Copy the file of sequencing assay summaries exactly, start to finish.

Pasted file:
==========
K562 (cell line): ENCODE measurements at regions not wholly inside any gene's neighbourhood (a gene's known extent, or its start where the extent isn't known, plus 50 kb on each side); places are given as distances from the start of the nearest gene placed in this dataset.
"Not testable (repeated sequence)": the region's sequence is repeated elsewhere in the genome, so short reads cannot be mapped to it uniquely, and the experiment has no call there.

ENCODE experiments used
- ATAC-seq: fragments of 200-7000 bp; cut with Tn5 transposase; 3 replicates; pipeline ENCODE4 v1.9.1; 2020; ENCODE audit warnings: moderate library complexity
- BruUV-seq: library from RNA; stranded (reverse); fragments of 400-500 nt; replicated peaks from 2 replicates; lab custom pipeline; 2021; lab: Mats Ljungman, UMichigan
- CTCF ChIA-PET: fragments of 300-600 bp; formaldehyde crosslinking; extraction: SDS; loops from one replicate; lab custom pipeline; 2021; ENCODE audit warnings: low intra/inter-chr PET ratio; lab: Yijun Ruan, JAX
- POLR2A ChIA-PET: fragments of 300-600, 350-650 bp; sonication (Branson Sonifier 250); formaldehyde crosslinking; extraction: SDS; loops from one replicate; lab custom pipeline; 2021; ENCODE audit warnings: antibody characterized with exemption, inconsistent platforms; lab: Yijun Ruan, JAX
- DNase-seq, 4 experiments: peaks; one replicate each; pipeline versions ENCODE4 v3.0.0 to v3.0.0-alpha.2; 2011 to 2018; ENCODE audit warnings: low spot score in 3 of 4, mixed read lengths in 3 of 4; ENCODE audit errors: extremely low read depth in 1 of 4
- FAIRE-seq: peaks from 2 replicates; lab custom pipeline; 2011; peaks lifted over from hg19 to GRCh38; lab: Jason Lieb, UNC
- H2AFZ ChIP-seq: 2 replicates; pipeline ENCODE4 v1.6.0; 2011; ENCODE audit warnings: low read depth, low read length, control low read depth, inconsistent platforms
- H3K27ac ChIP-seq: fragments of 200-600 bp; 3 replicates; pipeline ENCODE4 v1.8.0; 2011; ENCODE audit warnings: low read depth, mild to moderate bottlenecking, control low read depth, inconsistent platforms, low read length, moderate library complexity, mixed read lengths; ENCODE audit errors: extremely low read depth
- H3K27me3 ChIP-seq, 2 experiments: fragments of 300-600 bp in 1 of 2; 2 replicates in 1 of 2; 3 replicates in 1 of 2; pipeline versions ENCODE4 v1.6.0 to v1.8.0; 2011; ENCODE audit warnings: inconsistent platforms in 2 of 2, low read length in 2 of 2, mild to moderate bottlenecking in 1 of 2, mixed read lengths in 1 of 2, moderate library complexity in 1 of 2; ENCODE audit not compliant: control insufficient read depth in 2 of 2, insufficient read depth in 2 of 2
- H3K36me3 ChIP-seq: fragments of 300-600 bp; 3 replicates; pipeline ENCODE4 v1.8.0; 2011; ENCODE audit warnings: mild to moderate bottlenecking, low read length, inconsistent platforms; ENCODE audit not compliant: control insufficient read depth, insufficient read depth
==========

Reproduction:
K562 (cell line): ENCODE measurements at regions not wholly inside any gene's neighbourhood (a gene's known extent, or its start where the extent isn't known, plus 50 kb on each side); places are given as distances from the start of the nearest gene placed in this dataset.
"Not testable (repeated sequence)": the region's sequence is repeated elsewhere in the genome, so short reads cannot be mapped to it uniquely, and the experiment has no call there.

ENCODE experiments used
- ATAC-seq: fragments of 200-7000 bp; cut with Tn5 transposase; 3 replicates; pipeline ENCODE4 v1.9.1; 2020; ENCODE audit warnings: moderate library complexity
- BruUV-seq: library from RNA; stranded (reverse); fragments of 400-500 nt; replicated peaks from 2 replicates; lab custom pipeline; 2021; lab: Mats Ljungman, UMichigan
- CTCF ChIA-PET: fragments of 300-600 bp; formaldehyde crosslinking; extraction: SDS; loops from one replicate; lab custom pipeline; 2021; ENCODE audit warnings: low intra/inter-chr PET ratio; lab: Yijun Ruan, JAX
- POLR2A ChIA-PET: fragments of 300-600, 350-650 bp; sonication (Branson Sonifier 250); formaldehyde crosslinking; extraction: SDS; loops from one replicate; lab custom pipeline; 2021; ENCODE audit warnings: antibody characterized with exemption, inconsistent platforms; lab: Yijun Ruan, JAX
- DNase-seq, 4 experiments: peaks; one replicate each; pipeline versions ENCODE4 v3.0.0 to v3.0.0-alpha.2; 2011 to 2018; ENCODE audit warnings: low spot score in 3 of 4, mixed read lengths in 3 of 4; ENCODE audit errors: extremely low read depth in 1 of 4
- FAIRE-seq: peaks from 2 replicates; lab custom pipeline; 2011; peaks lifted over from hg19 to GRCh38; lab: Jason Lieb, UNC
- H2AFZ ChIP-seq: 2 replicates; pipeline ENCODE4 v1.6.0; 2011; ENCODE audit warnings: low read depth, low read length, control low read depth, inconsistent platforms
- H3K27ac ChIP-seq: fragments of 200-600 bp; 3 replicates; pipeline ENCODE4 v1.8.0; 2011; ENCODE audit warnings: low read depth, mild to moderate bottlenecking, control low read depth, inconsistent platforms, low read length, moderate library complexity, mixed read lengths; ENCODE audit errors: extremely low read depth
- H3K27me3 ChIP-seq, 2 experiments: fragments of 300-600 bp in 1 of 2; 2 replicates in 1 of 2; 3 replicates in 1 of 2; pipeline versions ENCODE4 v1.6.0 to v1.8.0; 2011; ENCODE audit warnings: inconsistent platforms in 2 of 2, low read length in 2 of 2, mild to moderate bottlenecking in 1 of 2, mixed read lengths in 1 of 2, moderate library complexity in 1 of 2; ENCODE audit not compliant: control insufficient read depth in 2 of 2, insufficient read depth in 2 of 2
- H3K36me3 ChIP-seq: fragments of 300-600 bp; 3 replicates; pipeline ENCODE4 v1.8.0; 2011; ENCODE audit warnings: mild to moderate bottlenecking, low read length, inconsistent platforms; ENCODE audit not compliant: control insufficient read depth, insufficient read depth